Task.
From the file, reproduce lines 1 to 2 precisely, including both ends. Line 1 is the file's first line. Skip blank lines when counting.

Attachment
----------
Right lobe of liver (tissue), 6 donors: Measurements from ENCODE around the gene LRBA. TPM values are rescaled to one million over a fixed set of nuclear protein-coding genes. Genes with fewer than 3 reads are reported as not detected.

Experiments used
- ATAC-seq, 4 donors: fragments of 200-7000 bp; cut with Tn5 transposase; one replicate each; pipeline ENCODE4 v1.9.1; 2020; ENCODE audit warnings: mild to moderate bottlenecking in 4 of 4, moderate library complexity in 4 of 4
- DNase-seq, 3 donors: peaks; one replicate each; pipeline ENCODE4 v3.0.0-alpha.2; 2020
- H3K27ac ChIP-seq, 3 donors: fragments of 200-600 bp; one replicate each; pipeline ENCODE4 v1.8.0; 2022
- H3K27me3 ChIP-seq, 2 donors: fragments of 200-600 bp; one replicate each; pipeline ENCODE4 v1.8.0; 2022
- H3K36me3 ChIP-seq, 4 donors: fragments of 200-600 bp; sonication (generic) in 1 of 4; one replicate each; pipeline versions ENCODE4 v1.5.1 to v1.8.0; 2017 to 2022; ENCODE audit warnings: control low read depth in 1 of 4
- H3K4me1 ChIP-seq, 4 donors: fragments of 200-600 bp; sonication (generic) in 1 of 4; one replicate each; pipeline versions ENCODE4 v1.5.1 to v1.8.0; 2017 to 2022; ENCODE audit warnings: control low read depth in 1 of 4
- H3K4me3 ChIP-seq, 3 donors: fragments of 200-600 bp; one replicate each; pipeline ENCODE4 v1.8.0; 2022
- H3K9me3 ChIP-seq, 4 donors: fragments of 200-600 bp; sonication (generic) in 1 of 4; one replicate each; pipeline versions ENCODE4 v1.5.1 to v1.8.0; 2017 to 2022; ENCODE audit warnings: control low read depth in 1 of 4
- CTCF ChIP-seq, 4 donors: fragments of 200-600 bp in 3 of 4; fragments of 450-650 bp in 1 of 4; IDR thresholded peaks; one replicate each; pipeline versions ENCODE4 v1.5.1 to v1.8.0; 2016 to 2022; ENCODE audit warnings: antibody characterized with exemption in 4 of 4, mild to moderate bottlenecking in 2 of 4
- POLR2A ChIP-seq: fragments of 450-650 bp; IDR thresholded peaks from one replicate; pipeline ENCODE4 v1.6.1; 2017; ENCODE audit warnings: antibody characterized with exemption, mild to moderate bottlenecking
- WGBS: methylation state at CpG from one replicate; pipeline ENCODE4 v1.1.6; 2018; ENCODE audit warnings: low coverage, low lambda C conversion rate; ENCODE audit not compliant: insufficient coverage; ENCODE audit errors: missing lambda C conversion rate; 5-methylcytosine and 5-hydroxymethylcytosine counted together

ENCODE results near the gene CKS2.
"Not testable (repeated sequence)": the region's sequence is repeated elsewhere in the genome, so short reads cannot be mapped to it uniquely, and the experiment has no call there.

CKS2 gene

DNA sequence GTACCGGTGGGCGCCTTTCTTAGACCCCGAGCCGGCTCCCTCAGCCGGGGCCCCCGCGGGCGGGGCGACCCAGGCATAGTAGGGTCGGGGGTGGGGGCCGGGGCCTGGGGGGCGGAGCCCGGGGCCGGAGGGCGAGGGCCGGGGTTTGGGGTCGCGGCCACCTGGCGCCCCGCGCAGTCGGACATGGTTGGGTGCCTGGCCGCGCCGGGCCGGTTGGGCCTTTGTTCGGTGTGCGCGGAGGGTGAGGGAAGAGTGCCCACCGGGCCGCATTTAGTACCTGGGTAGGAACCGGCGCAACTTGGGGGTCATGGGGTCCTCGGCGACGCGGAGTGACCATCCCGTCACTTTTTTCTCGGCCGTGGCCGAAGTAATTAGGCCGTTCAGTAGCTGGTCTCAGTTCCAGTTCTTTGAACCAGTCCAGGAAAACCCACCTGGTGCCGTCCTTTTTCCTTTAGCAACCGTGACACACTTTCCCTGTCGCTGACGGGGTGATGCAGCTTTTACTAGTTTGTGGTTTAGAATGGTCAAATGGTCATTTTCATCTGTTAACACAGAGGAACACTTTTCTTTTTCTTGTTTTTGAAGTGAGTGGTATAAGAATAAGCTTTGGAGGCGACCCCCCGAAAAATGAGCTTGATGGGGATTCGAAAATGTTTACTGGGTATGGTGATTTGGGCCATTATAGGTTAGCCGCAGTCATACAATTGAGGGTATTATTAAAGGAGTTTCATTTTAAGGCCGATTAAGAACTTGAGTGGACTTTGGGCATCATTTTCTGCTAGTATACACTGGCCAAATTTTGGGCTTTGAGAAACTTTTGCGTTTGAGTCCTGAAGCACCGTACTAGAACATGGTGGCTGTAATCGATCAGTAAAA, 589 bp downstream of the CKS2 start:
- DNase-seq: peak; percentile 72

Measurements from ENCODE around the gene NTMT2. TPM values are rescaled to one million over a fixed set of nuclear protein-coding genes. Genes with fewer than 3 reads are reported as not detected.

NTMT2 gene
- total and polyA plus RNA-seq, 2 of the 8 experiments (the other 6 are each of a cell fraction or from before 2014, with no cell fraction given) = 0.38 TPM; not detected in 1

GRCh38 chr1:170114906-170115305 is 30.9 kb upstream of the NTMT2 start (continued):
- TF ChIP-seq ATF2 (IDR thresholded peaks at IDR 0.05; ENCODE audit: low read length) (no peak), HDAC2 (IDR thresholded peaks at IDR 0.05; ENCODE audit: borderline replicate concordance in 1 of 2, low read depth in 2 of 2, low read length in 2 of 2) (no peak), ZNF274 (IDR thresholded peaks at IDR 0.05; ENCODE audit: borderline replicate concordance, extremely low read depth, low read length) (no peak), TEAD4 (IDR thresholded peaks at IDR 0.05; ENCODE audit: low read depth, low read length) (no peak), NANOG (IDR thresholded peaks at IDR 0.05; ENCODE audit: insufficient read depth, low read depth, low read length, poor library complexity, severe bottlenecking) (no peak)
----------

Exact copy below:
Right lobe of liver (tissue), 6 donors: Measurements from ENCODE around the gene LRBA. TPM values are rescaled to one million over a fixed set of nuclear protein-coding genes. Genes with fewer than 3 reads are reported as not detected.

Experiments used